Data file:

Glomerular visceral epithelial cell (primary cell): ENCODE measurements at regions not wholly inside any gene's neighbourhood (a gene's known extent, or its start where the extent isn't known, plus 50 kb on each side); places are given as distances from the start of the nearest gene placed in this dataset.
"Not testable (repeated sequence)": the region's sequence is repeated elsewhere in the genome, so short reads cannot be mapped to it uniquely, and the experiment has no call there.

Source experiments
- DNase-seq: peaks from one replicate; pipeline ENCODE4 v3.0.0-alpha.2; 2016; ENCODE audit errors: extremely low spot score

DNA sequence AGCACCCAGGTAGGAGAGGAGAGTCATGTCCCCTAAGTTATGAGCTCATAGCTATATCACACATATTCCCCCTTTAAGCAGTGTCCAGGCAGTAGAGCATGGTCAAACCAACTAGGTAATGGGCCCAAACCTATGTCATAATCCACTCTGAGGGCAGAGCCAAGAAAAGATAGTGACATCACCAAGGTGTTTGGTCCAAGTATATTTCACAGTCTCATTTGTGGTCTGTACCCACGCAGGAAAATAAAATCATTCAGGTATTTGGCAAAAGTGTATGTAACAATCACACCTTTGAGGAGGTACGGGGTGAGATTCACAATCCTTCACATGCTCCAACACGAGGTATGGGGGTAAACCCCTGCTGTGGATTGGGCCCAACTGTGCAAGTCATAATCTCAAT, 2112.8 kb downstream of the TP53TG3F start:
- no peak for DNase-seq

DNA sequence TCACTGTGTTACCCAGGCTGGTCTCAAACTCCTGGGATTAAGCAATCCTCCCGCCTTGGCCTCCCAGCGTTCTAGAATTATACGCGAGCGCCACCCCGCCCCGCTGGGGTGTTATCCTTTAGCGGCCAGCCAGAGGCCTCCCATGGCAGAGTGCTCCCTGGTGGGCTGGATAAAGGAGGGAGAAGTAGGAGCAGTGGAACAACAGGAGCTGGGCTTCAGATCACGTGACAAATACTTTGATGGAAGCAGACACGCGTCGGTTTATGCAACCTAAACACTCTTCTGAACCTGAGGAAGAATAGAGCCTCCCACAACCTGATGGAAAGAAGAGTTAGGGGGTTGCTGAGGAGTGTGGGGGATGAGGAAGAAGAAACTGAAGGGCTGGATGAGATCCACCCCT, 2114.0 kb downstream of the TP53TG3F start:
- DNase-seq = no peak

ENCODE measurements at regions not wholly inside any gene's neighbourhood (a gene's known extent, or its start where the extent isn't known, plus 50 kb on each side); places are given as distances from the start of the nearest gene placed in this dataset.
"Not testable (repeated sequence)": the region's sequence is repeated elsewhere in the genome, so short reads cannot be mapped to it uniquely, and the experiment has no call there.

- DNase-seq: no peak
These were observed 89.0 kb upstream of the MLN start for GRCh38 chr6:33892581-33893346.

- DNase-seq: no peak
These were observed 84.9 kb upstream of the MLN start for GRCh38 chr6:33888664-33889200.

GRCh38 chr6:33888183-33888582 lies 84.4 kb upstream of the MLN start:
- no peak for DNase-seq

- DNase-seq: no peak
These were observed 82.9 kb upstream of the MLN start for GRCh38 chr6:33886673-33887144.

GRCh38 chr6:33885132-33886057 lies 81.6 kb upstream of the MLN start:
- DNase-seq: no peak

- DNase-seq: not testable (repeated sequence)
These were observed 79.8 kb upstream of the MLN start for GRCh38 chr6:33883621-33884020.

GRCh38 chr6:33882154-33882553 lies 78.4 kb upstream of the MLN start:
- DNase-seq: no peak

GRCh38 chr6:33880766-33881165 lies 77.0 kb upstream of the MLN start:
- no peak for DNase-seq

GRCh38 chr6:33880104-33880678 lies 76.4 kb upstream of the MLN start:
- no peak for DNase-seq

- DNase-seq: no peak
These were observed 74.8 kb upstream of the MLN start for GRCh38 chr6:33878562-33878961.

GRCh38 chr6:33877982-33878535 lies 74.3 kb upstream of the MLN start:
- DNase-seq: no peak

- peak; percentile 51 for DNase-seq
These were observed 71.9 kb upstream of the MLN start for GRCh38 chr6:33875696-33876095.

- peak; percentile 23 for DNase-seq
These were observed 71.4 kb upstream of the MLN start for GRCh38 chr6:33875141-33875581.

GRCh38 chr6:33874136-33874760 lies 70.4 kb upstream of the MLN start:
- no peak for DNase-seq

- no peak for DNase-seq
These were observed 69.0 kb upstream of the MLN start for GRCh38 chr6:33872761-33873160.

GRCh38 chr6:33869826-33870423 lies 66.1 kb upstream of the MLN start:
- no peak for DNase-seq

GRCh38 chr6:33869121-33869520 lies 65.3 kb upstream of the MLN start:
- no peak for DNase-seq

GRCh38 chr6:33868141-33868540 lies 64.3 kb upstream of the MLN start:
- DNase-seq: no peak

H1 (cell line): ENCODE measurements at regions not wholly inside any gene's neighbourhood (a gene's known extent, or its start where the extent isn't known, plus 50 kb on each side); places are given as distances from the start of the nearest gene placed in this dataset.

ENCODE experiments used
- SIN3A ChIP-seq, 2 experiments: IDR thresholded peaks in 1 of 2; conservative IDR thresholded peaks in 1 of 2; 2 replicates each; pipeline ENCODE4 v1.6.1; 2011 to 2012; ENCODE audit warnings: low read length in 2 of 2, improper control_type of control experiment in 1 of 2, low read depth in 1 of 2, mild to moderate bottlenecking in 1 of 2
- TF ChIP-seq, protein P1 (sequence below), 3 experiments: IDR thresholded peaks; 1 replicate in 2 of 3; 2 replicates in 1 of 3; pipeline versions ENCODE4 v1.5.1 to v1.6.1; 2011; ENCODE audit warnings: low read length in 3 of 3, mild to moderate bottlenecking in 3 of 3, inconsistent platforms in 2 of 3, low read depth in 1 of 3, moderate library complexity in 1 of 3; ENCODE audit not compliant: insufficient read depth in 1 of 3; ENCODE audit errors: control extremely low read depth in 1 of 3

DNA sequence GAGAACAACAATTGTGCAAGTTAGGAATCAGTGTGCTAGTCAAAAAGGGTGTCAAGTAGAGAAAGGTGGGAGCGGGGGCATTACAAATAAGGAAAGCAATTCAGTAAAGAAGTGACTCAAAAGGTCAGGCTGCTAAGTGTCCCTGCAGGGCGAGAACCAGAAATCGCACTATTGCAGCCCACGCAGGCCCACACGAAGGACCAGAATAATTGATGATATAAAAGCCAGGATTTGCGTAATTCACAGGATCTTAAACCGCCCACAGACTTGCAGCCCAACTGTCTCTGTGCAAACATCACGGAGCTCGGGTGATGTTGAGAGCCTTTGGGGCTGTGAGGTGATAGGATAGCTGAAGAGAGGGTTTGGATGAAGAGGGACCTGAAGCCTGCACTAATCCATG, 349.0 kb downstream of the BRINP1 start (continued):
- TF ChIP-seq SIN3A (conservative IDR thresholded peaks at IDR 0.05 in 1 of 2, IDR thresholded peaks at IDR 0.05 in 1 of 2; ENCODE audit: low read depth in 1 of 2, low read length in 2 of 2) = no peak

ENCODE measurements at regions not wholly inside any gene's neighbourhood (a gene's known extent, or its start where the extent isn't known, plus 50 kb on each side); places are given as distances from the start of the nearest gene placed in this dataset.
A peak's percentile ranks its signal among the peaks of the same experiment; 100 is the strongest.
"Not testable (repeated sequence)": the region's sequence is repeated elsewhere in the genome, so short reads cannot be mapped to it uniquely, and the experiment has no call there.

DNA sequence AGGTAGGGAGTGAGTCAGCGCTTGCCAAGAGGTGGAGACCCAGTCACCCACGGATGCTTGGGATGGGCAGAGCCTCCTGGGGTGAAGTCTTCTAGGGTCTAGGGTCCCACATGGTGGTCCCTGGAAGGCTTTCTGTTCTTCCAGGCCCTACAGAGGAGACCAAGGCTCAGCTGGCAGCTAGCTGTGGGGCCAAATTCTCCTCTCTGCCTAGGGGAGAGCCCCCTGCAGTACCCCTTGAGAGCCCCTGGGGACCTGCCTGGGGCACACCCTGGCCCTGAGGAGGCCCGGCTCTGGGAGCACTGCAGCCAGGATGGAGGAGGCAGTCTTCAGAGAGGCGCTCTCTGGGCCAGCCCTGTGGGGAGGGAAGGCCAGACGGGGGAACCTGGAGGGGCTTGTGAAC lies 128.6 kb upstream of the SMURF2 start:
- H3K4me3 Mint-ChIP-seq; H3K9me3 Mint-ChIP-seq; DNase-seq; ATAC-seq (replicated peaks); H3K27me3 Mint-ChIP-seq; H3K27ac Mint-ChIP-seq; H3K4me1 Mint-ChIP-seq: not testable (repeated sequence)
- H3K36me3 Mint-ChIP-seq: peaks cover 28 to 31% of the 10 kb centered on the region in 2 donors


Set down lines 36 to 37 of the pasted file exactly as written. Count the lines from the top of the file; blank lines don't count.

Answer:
These were observed 71.4 kb upstream of the MLN start for GRCh38 chr6:33875141-33875581.

GRCh38 chr6:33874136-33874760 lies 70.4 kb upstream of the MLN start: